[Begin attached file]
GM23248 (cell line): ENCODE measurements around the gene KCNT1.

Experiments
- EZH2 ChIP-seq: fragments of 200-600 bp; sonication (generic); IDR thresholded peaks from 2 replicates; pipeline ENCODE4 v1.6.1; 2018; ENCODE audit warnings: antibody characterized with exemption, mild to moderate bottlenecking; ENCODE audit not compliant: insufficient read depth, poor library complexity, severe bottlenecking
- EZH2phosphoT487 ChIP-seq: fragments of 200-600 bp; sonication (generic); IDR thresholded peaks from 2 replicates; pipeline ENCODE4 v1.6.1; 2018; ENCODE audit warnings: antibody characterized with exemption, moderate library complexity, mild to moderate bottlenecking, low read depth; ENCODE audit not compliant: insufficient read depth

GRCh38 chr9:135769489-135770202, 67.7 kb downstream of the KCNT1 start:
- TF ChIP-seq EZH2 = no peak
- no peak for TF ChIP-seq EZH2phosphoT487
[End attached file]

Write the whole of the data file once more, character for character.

GM23248 (cell line): ENCODE measurements around the gene KCNT1.

Experiments
- EZH2 ChIP-seq: fragments of 200-600 bp; sonication (generic); IDR thresholded peaks from 2 replicates; pipeline ENCODE4 v1.6.1; 2018; ENCODE audit warnings: antibody characterized with exemption, mild to moderate bottlenecking; ENCODE audit not compliant: insufficient read depth, poor library complexity, severe bottlenecking
- EZH2phosphoT487 ChIP-seq: fragments of 200-600 bp; sonication (generic); IDR thresholded peaks from 2 replicates; pipeline ENCODE4 v1.6.1; 2018; ENCODE audit warnings: antibody characterized with exemption, moderate library complexity, mild to moderate bottlenecking, low read depth; ENCODE audit not compliant: insufficient read depth

GRCh38 chr9:135769489-135770202, 67.7 kb downstream of the KCNT1 start:
- TF ChIP-seq EZH2 = no peak
- no peak for TF ChIP-seq EZH2phosphoT487